Preferred stock may be a better investment for short-term investors who don’t have the stomach to hold common stock long enough to overcome dips in the share price. Preferred stock tends to fluctuate a lot less than common stock, though it also has less potential for long-term growth.


  • Receives a specified dividend that is often higher than common stock dividends
  • Less chance of losing value
  • Has priority over common stock for payout in a liquidation, as well as for receiving dividends


  • Growth in share price is generally limited, up to the redemption value
  • Often does not grant voting rights
  • Price may fall if interest rates rise significantly

How stock classes work

In most cases, when a company issues common stock, it issues only one class of common stock. However, in some cases, companies may issue multiple share classes, often called Class A, Class B, and Class C shares, for example.

Traditionally, Class A shares are publicly traded and come with one vote, just like other types of common stock. Class B shares, on the other hand, may only be available to company owners and executives. In addition, they may have greater voting power than a single vote per share. Lastly, Class C shares tend to be much like Class A shares, but may often have no voting rights.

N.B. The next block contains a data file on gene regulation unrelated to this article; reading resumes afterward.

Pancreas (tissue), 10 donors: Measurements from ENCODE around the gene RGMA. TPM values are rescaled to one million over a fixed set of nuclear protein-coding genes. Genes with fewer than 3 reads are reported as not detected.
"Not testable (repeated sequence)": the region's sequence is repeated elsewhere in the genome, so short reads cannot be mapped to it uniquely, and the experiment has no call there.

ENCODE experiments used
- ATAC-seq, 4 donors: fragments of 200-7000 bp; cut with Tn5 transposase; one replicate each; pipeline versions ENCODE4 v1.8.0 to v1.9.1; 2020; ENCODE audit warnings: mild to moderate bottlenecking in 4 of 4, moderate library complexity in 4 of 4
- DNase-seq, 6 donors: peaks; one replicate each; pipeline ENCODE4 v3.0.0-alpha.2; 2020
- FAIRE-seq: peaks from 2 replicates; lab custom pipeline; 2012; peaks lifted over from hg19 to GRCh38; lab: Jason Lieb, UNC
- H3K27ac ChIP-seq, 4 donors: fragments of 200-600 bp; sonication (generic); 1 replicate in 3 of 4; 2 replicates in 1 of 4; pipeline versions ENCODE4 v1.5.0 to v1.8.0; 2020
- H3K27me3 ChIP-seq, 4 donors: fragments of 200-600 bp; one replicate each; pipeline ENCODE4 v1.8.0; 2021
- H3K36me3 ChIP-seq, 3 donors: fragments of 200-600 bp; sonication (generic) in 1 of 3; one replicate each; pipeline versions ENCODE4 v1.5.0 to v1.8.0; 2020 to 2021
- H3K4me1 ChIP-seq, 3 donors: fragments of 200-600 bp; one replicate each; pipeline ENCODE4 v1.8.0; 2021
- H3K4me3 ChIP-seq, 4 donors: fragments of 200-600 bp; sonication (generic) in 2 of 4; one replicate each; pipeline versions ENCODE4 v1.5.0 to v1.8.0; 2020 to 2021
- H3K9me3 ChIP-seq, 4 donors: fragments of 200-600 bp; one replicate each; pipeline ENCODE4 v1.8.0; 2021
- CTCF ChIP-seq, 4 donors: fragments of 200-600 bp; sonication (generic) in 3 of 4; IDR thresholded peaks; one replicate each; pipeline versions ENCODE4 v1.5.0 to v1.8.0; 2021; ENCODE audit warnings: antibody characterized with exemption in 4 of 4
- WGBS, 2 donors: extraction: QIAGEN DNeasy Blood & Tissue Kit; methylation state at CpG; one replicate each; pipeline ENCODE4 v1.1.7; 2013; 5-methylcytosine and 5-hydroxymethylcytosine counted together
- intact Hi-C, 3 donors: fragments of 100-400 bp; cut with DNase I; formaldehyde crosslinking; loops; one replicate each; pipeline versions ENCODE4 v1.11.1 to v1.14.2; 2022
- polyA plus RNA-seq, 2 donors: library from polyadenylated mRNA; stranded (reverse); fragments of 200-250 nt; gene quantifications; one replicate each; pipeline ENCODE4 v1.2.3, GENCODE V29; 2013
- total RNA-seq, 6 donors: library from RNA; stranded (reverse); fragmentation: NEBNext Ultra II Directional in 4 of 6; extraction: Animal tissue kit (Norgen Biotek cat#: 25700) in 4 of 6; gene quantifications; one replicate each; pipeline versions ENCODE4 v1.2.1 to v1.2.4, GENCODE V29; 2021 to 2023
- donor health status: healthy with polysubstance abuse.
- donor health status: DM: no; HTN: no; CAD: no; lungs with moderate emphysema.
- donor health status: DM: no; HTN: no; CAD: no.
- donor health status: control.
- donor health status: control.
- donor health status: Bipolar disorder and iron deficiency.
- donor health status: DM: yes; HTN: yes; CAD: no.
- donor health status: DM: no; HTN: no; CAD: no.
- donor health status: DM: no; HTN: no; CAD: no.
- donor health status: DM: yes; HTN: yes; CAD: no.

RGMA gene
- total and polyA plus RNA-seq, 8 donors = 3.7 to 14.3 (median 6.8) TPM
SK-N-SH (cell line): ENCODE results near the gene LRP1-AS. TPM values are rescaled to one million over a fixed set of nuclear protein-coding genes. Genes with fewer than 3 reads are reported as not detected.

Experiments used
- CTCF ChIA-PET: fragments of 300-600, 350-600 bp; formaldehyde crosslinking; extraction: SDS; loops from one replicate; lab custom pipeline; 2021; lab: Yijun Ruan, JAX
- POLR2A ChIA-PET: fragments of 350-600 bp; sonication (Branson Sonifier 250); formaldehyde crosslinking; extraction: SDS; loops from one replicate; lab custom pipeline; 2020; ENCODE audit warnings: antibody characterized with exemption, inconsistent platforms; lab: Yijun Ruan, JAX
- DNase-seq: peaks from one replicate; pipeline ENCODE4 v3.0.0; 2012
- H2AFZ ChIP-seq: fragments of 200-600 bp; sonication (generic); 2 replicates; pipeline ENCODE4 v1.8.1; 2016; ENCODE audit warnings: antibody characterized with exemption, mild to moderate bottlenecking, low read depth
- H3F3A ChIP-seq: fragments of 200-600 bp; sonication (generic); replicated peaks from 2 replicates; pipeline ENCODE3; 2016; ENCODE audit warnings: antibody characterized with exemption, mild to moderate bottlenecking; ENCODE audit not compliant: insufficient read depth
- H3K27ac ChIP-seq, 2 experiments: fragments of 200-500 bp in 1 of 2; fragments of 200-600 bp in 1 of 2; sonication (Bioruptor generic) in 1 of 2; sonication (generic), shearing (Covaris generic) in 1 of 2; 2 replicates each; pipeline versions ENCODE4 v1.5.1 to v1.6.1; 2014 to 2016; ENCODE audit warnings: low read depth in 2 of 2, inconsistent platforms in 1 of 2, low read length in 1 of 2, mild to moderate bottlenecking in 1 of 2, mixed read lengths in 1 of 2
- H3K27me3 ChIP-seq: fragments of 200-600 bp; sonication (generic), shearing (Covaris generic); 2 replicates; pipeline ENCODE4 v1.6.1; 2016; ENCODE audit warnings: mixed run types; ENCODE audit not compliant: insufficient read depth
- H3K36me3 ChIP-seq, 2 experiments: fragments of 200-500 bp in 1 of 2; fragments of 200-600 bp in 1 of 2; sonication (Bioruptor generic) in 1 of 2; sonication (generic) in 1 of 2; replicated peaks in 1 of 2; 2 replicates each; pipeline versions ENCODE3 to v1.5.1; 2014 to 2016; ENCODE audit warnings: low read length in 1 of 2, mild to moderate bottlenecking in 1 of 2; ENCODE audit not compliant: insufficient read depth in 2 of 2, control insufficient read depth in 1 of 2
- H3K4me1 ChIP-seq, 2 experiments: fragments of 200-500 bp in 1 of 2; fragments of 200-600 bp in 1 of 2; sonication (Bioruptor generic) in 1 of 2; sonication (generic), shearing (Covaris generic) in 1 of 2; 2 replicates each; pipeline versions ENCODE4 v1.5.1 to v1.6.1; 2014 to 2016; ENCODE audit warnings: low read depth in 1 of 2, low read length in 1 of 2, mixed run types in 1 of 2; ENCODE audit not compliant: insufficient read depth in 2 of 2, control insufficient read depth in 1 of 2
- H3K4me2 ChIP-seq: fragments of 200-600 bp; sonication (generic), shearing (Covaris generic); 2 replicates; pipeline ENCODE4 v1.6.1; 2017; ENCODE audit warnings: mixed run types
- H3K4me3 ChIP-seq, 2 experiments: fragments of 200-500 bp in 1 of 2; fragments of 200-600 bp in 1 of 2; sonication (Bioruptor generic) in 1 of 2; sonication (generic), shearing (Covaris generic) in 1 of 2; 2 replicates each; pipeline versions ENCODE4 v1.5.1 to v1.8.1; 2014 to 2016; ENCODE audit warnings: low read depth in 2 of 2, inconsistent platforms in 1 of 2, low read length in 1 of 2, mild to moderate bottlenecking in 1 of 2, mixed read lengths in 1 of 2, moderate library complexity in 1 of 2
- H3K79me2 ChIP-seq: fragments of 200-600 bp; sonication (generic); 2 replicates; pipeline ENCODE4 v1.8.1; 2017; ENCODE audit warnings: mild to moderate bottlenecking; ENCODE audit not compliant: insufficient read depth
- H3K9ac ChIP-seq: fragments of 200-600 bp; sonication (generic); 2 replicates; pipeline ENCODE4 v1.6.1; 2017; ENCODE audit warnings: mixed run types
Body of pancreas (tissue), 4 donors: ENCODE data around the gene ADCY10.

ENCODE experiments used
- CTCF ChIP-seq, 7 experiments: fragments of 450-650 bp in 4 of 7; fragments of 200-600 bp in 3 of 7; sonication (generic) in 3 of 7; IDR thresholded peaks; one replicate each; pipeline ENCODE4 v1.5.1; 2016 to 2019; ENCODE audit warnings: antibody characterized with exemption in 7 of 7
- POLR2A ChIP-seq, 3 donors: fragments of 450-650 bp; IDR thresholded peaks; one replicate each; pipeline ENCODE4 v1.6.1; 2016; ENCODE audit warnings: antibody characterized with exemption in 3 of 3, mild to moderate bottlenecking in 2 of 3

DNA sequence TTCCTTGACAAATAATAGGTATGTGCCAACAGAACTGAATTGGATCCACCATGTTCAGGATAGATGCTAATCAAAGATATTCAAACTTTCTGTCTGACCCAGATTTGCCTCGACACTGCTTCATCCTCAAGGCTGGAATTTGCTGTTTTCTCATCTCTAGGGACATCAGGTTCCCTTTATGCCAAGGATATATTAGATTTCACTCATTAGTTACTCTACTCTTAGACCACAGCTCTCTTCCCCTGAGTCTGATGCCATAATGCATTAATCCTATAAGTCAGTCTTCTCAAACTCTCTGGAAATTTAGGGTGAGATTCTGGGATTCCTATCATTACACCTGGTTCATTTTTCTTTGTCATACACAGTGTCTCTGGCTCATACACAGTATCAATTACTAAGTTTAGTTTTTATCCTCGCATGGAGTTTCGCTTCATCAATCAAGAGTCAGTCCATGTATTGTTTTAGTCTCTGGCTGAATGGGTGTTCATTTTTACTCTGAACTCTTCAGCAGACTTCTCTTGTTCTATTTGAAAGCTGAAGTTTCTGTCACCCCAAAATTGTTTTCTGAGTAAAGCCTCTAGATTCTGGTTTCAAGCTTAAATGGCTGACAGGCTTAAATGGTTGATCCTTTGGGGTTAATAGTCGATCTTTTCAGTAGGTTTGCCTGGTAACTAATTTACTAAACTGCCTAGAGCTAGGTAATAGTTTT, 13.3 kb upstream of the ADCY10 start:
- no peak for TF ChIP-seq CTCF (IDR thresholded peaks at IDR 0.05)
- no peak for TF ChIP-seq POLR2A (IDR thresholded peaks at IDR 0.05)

Preferred stock can have different classes, too. In the case of preferred stock, different classes have different priorities in terms of dividends and a payout in a liquidation. But these classes still have priority over common shares. Like bonds, each series of preferred stock has its own dividend, call date and other terms.

How do you buy and sell preferred or common stocks?

Investors looking to purchase preferred or common stock will likely do so through a broker. Most online brokers have cut trading commissions to zero, so you won’t have to worry about high costs to place an order. If you go through a traditional broker, trading fees will likely be higher.

Once you’ve identified the security you’re interested in buying, you can place a trade for the number of shares you’d like to purchase. Not all companies offer preferred stock, so be sure to check what’s available through your broker.

Here are some of the best online stock brokers to buy and sell stock.

Is preferred stock safer than common stock?

Broadly speaking, preferred stock is less risky than common stock because payments of interest or dividends on preferred stock are required to be paid before any payments to common shareholders. This means that preferred stock is senior to common stock. But a company’s bonds are senior to preferred stock, so while preferred stock comes with less risk than common, it does carry more risk than a bond.

Bottom line

If you look at a list of pros and cons for each type of stock, it might seem like preferred stock is better. However, while preferred stock has a higher priority for dividends and to receive a payout, that doesn’t necessarily mean preferred stock is better. In general, common stock has greater long-term growth potential, meaning common stocks may be better suited for long-term investors. So, which type is better for you depends on your situation.